Every year, approximately 17 million new vehicles are transported to nearly 17,000 dealerships throughout the US, marking the beginning of an average 11-year lifetime often across several owners. At each change in ownership, vehicles are typically moved from one location to the next – the needs for inventory management and transport logistics are both costly and complex. The rapid growth of new online sales models and the impact of the COVID-19 pandemic has changed the way car companies engage with each other and their customers, further exacerbating these difficulties.
Pick up is the new drop off
First, customer expectations are evolving. As a result, transporting vehicles to and from customers for both sales and service has become a key component of the retail business model. A recent survey from Cox Automotive found that 73% of dealerships offer vehicle pick-up and delivery for repairs and maintenance. While the pandemic increased the need for this service, 78% intend to continue offering it once operations return to normal.
Second, the global supply chain challenges related to the pandemic have led to inventory shortages across the automotive industry. As a result, the available supply for new vehicles in the U.S. fell by 35% between March and September of 2020. This massive fluctuation increased the need and urgency for dealer-to-dealer trades and also led to premium pricing on used cars.
This new dynamic for used cars resulted in a seller’s market. As a result, dealers were forced to compete for this commodity with additional services like vehicle transport support. These transports are costly and challenging for each dealer to manage separately.
THe challenges of vehicle transport
Challenge 1: cost
Dealerships operate with razor thin margins particularly on new cars, losing an average of $631 for every new vehicle sold. However, dealerships are typically able to balance this with stronger margins from their used car sales and service revenue. The new expectations for vehicle transport can add $100-200 in cost to car sales and service transactions. To manage these new requirements going forward, dealerships will need support to bring down the cost of transport through negotiated rates and a wider provider network.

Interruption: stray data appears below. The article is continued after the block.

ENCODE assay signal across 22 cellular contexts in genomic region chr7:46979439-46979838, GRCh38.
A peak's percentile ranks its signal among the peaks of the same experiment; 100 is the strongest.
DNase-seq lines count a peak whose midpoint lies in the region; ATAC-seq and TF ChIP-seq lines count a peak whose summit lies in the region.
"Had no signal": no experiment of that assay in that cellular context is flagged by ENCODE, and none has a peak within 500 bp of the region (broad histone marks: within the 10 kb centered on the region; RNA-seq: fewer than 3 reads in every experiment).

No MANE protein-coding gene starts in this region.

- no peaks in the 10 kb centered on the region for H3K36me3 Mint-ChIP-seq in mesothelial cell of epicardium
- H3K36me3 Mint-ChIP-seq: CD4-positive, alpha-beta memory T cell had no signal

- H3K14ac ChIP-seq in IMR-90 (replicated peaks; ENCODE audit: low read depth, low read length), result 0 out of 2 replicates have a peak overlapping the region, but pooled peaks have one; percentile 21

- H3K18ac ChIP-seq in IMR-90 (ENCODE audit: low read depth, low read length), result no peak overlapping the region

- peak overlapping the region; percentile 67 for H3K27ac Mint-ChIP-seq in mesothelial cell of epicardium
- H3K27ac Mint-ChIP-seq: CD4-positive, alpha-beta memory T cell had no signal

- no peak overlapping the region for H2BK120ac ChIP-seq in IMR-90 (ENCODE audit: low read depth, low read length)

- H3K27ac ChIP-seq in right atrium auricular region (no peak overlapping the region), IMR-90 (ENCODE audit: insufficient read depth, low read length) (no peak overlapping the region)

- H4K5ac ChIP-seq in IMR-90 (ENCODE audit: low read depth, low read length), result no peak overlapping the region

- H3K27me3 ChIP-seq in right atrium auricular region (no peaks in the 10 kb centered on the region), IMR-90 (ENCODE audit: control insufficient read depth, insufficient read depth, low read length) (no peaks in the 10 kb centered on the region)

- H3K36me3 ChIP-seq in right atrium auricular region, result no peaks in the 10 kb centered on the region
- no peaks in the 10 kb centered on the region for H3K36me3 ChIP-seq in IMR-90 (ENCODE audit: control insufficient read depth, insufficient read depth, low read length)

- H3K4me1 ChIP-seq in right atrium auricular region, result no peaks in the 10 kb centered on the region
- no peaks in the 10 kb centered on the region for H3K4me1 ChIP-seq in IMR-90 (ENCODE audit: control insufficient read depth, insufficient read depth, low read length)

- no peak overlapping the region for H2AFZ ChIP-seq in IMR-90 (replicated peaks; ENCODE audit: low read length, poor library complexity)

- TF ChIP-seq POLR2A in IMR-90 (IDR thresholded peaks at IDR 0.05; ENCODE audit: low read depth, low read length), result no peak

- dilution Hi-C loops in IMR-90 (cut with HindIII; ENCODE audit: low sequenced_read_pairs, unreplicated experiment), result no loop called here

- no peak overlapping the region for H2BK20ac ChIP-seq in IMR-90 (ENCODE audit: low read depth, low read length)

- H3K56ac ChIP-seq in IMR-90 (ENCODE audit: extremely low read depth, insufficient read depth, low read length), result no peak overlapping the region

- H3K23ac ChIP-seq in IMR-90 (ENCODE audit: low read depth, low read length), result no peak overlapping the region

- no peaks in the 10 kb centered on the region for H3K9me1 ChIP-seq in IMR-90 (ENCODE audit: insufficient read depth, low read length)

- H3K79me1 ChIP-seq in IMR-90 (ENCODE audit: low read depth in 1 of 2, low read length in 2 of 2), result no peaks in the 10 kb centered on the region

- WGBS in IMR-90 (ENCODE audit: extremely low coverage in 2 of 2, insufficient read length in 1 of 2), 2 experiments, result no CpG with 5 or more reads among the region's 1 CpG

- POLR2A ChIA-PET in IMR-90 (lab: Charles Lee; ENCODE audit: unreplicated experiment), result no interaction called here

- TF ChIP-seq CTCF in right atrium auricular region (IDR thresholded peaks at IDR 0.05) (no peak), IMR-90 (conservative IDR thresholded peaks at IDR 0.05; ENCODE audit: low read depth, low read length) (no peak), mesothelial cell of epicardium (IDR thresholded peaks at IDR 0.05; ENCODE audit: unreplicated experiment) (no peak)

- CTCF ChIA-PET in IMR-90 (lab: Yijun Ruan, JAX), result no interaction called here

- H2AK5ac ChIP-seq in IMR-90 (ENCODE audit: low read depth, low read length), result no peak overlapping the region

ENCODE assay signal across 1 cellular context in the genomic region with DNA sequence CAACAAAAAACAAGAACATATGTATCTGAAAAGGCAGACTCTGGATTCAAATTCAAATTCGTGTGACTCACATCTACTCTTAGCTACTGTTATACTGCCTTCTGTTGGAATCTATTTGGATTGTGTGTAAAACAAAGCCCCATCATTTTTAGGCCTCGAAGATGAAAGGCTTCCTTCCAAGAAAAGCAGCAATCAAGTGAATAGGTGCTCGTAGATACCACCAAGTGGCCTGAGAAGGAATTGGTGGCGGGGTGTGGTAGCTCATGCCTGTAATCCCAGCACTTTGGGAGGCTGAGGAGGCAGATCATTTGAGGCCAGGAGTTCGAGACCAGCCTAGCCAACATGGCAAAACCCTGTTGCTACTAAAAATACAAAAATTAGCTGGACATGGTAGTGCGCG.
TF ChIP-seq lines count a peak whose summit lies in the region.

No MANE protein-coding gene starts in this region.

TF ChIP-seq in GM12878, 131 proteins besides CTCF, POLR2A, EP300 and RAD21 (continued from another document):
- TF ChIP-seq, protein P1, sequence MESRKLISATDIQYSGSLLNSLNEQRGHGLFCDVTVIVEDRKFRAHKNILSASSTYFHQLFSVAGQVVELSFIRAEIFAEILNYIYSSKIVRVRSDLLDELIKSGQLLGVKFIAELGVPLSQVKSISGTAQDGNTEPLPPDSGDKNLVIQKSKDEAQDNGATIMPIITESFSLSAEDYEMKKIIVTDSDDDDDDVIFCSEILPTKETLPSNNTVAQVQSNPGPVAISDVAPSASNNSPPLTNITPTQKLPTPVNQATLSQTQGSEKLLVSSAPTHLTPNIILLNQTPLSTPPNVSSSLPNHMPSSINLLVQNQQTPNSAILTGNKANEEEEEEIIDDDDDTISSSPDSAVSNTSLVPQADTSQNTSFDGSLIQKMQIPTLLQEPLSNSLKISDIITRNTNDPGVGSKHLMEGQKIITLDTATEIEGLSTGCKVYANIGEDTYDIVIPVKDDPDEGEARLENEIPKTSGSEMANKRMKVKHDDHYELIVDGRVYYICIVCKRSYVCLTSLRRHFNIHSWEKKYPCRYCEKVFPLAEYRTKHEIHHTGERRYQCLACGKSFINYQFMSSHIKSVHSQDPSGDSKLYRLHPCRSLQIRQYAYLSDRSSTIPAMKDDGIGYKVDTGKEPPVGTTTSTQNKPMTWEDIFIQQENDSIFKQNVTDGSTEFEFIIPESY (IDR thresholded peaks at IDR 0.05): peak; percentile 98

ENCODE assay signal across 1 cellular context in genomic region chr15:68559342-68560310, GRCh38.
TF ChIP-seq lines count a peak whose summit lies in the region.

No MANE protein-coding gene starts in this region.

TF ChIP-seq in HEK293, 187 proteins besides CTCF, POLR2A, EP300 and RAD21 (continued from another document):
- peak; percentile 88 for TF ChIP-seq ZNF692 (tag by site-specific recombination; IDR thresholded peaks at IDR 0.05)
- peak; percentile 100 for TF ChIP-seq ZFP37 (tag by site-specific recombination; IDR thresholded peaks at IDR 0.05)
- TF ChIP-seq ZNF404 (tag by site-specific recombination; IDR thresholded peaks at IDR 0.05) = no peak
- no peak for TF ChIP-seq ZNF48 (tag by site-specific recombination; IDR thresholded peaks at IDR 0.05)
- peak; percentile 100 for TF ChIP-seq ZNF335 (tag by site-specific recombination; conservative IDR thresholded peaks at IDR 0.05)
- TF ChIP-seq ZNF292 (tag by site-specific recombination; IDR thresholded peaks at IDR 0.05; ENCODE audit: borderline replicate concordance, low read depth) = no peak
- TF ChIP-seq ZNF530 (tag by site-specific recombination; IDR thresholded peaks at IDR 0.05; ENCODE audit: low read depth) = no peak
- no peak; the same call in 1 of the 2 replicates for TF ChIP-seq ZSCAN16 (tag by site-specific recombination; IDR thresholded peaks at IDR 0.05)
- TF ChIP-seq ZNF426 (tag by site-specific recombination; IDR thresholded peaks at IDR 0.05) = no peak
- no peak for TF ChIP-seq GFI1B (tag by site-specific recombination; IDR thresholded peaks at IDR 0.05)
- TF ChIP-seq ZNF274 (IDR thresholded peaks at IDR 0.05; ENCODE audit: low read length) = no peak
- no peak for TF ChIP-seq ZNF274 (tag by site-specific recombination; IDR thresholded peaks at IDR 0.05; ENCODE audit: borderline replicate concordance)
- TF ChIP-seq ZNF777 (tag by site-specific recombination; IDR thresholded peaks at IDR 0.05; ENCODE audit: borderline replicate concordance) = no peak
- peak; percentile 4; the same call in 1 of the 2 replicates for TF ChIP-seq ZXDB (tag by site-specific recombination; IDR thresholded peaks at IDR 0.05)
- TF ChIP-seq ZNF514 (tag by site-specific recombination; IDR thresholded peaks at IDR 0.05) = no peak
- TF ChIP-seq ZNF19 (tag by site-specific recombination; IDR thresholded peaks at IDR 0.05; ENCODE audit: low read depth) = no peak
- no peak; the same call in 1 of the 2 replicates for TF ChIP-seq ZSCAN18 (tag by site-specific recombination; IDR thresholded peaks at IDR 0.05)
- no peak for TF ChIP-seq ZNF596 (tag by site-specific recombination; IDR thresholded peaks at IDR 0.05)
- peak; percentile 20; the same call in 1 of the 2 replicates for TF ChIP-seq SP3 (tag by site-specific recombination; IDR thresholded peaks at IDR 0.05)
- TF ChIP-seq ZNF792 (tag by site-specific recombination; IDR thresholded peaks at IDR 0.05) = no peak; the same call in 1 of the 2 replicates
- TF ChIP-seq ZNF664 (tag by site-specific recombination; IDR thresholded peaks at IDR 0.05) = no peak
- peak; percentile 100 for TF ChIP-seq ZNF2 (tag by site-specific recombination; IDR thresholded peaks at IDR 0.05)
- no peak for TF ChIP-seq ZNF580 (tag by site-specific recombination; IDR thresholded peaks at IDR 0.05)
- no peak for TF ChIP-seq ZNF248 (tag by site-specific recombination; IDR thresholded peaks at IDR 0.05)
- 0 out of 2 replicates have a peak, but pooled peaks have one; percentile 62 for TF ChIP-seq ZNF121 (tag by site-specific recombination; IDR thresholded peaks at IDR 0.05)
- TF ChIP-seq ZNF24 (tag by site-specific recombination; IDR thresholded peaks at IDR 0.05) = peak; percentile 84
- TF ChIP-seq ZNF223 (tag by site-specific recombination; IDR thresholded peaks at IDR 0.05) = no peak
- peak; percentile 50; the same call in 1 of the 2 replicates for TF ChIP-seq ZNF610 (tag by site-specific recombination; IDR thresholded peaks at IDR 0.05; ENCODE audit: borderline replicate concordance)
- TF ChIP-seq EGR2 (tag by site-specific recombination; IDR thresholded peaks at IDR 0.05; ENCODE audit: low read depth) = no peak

Challenge 2: TIME
As a result of the pandemic, many dealerships are now running with a much leaner staff, adding pressure for efficiency and standardization. Arranging individual tows manually can be a significant drain on these resources. Each transport requires gathering the intake of the vehicle and the location, dispatching of the provider, and confirming delivery. Keeping all stakeholders informed and coordinated can be both complex and time consuming.
It can take as much as 10 minutes to manually capture all the relevant details needed. This info then needs to be relayed to the provider, which can take a similar amount of time. While most dealerships have established relationships with providers, they do not typically have a deep portfolio to call on in the event that their primary provider is unavailable. Identifying and contacting a new provider further complicates the situation. After the tow is arranged, the dealer would need to follow up with either the customer or the receiving shop to confirm delivery. As many as five phone calls may be involved, not including arranging payment for the provider.
This structure, or lack thereof, may take as much as an hour for each transport. The demand for these transports is 1-2 per day and climbing. The good news is that with digital intake and a robust dispatching system, this could be reduced to minutes.
Challenge 3: Accountability
And what happens when things don’t go smoothly with a vehicle transport? How do damage complaints get handled? Who answers the questions associated with where the vehicle is in the parking lot or where the keys are? Who sorts out why the provider hasn’t arrived yet?
These challenges can lead to more time-consuming phone calls, frustrated employees and frustrated customers.
Vehicle transport in the service and sale process is a touchpoint with customers. It is also a reflection of the brand, the dealer, and the service they should expect going forward. Positive tow experiences have a strong correlation to brand loyalty while poor experiences can be detrimental. In order to support dealerships and their transport needs, there are three key components: technology, network, and scale.
With systems designed for ease of use and robustness, components like intake, dispatch, and notifications can be configured to meet the specific program needs, reducing time, effort, and variability.
In addition, enabling access to a comprehensive and vetted network of managed service providers is critical. Managing providers is complex and incorporates a number of factors which can be challenging to manage and monitor. These include background checks, insurance, past performance and technology support. It is also important to ensure regional coverage, as well as the inclusion of a list of trusted providers. Dealer-preferred providers can still be offered the tows first, but a network solution enables the opportunity to utilize vetted providers as needed.
Lastly, nationwide scale enables automotive brands to standardize programs, while reducing variability and cost through negotiated national rates.
At Agero, we are proud to have partnerships across the automotive industry to support your evolving business needs. To learn more about how our Vehicle Transport solutions can support your dealers and your business, click here.